It’s what most people would call a culture shock. 24 hours ago I was a hippie, walking underneath a hot sun on a dirty road following some goats, avoiding to step in their feces with my worn flip flops. I had just come back from a training session of a 85m freedive and could still feel the dive in my body, a soft humming memory.
I didn’t have to pack before traveling, because there was nothing to bring but my laptop. I flew the now very familiar route of Sharm el Sheik – Istanbul – Gothenburg, flowing through airports I know by heart. In another 12 hours I wear long sleeved clothes, socks, real shoes and make-up, standing alone on a stage in front of hundreds of people. I remember being alone at depth not long ago, but without an audience. I talk about being alone at depth, adventures and motivation, breathing, happiness, about really living. I talk about not limiting oneself to beliefs and fears.
“Once in a while it really hits people that they don’t have to experience life in the way they have been told to” - Alan Knightley
I think it’s about making conscious choices on how to live.
For me this is normal. It’s how I chose to live. I only remember it’s different when I meet others living differently. This has been my last 6 months. 3-4 weeks of adventures, book writing and freediving life in Dahab in Egypt followed by some 2 weeks of speaking assignments, business meetings and planning. Two different lives experienced by the same person. It fits me extremely well because I love contrasts. It’s all adventures. That’s what I think about one evening after a talk for the costumers of Carnegie investment bank. I sit in the back amongst 4 men in expensive suits. Every now and then they open their Iphones to check some stock market. I guess the stock market is an adventure too.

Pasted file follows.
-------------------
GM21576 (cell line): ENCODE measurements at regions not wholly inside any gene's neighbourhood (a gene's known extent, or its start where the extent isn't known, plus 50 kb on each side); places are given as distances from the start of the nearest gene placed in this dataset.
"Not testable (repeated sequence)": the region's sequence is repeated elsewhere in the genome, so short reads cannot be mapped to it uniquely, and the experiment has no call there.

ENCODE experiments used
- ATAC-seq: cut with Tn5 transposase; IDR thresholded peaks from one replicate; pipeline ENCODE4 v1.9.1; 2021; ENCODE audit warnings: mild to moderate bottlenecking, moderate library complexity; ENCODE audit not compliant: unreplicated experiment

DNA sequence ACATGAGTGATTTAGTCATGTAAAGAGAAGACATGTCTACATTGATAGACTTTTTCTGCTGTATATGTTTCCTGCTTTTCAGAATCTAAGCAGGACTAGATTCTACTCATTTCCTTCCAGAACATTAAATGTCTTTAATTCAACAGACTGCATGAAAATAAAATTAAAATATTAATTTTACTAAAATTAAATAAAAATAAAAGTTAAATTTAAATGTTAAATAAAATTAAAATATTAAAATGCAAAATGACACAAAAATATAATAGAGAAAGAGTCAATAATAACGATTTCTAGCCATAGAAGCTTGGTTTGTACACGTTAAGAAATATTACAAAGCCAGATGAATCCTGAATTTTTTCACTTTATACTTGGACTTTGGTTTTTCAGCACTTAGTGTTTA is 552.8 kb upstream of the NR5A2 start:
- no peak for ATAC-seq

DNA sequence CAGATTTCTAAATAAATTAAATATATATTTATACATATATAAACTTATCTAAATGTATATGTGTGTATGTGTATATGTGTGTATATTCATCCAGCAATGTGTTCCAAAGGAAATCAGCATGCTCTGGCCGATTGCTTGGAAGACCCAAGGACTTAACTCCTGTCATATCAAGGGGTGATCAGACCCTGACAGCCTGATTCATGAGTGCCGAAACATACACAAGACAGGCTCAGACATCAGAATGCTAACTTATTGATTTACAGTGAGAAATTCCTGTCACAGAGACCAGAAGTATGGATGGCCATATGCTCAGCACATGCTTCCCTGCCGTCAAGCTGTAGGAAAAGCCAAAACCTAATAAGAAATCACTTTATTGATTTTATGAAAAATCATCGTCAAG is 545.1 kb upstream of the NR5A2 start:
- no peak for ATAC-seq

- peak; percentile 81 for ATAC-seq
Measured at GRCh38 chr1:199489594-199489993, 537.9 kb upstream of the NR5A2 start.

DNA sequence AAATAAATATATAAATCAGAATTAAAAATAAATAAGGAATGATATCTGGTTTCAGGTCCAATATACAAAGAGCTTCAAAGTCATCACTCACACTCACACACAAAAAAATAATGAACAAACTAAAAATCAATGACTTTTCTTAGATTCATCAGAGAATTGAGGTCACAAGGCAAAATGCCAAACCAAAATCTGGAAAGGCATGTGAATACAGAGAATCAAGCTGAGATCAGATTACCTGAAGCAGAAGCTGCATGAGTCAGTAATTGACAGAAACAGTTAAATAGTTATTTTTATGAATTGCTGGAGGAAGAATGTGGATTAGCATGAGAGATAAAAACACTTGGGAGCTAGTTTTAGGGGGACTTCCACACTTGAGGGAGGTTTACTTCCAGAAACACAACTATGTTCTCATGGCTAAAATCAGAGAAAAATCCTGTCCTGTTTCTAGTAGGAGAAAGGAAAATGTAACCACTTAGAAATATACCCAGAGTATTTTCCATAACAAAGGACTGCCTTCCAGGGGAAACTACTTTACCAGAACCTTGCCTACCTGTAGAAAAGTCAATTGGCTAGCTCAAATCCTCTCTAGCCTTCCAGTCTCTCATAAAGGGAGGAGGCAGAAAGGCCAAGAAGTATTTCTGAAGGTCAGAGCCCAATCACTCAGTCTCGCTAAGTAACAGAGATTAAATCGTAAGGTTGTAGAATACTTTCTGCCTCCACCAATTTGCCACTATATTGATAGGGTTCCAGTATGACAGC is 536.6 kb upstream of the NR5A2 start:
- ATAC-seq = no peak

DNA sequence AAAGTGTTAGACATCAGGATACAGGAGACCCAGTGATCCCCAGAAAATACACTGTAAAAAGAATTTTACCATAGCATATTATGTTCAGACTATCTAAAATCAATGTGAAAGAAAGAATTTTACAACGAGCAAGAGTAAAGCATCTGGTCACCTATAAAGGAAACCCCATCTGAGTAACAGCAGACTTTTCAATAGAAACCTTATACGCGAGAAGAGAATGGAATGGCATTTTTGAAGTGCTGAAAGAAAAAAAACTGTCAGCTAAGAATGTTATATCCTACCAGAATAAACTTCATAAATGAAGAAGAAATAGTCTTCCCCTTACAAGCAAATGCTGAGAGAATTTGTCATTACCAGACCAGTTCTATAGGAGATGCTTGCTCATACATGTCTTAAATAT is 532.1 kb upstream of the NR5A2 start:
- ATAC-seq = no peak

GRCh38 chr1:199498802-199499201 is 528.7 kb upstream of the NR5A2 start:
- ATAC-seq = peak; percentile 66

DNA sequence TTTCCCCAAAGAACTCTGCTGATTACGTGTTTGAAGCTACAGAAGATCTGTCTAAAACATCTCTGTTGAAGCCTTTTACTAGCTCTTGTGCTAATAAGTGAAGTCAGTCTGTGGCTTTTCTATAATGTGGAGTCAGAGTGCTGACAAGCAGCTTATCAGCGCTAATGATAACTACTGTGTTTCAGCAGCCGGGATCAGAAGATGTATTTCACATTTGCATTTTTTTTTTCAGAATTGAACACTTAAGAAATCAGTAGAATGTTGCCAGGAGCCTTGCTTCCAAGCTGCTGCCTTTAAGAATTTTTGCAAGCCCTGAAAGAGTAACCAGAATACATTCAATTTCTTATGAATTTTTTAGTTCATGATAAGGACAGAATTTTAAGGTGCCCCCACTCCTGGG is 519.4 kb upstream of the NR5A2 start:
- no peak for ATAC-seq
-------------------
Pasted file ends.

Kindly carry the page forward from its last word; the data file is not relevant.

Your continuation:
I think an adventure is about being open and embracing whatever happens. No judgements, no expectations. It makes life interesting.
14 trains, 6 buses, 7 taxi rides and 12 flights for doing 13 motivational speeches in 11 days. It becomes blurry and I often wake up not knowing where I am. Downside is I only had time to meet 3 friends and 3 family members. Sorry friends.
It might sound glamorous to live an adventurous life, but there’s lots of uncomfortable situations, lack of safeness, time for friends and sleep. That I don’t mind. If it’s worth it? It’s even better than doing world records or summit mountains. If only one person in each audience makes a change of difference in life it’s worth it. In a Q&A session the other day someone asked me when I’m the most happy. And that’s the answer. Sharing with others.
I hope I will always be in the middle of living differently. Here’s some contrasts. (I also faced my fear of people in suits :-)